Just last week, the U.S. government unveiled its new dietary guidelines to the public. As part of those guidelines, the familiar food pyramid is changing.
Introduced to us back in 1992, the original food pyramid was designed as a visual aid to help Americans understand the USDA's dietary guidelines. But as with anything, there comes a time for change.
"The emphasis is really on the individual now, on you. You're going from general guidelines to being able to get really specific." says Carol Bradley, a certified dietitian for Brookshire Brothers.
There are now twelve different versions of the new food pyramid. Each one tailored to your specific age and body type. But they all have one thing in common.
"This one increases the number of fruits and vegetables and the amount of whole grains that people get. So those are better for you... eat those more often, and fit some of the others in less often."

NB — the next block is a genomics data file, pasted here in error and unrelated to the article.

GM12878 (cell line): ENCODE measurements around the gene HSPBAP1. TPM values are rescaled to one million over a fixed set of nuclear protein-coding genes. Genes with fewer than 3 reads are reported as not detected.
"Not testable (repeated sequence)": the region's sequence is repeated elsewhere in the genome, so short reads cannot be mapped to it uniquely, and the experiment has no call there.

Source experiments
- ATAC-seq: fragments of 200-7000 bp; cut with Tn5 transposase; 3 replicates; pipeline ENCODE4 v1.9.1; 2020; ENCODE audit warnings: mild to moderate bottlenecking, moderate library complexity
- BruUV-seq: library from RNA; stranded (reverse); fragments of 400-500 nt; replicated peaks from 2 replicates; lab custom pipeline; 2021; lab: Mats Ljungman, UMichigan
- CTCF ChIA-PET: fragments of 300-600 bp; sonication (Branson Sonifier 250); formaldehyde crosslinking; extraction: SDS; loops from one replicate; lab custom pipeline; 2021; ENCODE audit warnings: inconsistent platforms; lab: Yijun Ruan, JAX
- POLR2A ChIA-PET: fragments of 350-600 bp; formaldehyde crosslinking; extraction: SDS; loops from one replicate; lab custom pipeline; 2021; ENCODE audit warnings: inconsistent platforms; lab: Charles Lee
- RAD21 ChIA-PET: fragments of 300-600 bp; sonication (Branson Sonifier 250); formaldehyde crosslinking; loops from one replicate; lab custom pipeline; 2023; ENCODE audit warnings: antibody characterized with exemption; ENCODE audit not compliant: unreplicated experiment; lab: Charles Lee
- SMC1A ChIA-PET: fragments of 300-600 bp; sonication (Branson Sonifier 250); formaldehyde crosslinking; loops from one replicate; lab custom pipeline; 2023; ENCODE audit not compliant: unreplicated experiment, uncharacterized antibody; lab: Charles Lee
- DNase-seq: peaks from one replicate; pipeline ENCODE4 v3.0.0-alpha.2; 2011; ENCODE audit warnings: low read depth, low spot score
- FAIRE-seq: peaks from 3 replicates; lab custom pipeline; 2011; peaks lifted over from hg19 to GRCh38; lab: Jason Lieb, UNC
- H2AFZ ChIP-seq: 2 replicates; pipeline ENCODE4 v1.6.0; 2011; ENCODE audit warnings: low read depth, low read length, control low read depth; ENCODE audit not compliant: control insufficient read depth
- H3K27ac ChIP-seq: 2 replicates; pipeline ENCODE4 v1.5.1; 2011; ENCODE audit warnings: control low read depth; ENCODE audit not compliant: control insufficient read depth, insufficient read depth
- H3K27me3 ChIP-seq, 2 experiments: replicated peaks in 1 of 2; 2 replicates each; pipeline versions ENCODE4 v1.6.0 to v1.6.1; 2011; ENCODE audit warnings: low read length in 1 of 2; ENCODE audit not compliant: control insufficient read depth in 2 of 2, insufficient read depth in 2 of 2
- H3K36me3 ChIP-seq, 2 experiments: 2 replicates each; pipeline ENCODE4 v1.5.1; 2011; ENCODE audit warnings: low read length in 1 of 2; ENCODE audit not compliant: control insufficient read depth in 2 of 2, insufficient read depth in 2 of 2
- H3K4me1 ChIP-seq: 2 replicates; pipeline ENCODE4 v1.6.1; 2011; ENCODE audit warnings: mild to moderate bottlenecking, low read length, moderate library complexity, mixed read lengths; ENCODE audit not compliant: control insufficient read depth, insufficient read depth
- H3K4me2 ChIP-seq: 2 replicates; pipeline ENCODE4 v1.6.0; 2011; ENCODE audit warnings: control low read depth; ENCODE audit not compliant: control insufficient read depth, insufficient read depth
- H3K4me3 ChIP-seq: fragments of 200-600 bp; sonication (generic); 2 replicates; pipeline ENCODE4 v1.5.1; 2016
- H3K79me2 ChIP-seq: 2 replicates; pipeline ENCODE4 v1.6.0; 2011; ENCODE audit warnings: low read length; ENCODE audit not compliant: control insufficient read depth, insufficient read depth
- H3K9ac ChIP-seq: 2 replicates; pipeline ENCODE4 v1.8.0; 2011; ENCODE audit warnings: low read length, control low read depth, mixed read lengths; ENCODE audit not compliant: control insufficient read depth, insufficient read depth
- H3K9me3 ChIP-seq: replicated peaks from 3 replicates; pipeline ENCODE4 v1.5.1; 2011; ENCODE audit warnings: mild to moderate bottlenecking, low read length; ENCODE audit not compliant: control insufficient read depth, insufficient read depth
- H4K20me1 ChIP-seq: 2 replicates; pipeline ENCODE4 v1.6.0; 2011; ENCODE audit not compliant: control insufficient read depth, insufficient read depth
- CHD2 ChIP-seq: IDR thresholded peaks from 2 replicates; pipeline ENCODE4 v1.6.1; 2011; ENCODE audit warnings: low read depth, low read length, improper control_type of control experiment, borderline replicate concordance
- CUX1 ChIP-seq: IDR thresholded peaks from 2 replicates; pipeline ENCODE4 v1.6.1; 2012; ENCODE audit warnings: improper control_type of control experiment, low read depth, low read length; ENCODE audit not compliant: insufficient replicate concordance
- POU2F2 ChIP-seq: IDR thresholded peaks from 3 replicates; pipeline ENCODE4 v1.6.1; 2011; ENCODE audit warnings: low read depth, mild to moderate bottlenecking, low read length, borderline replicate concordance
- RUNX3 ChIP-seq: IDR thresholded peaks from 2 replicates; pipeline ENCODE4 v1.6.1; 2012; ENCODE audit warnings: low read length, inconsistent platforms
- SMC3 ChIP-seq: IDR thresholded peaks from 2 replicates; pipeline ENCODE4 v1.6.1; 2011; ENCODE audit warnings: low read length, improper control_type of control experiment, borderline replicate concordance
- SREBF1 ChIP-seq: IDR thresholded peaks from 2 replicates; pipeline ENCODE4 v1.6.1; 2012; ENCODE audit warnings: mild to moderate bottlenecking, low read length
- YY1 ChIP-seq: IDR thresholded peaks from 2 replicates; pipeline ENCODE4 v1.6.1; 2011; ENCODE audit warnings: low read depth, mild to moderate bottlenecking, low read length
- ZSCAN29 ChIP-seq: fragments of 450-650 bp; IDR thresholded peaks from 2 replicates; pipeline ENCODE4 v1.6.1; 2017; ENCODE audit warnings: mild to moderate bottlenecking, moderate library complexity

While some may find the new pyramid a little confusing at first, for one mom, there's no problem.
"I always try to be conscious about what I buy, and the nutritional side of all the different vegetables and fruits." Karen Stacy told us.
But, whether it's the old pyramid or the new, updated version, the core message remains the same.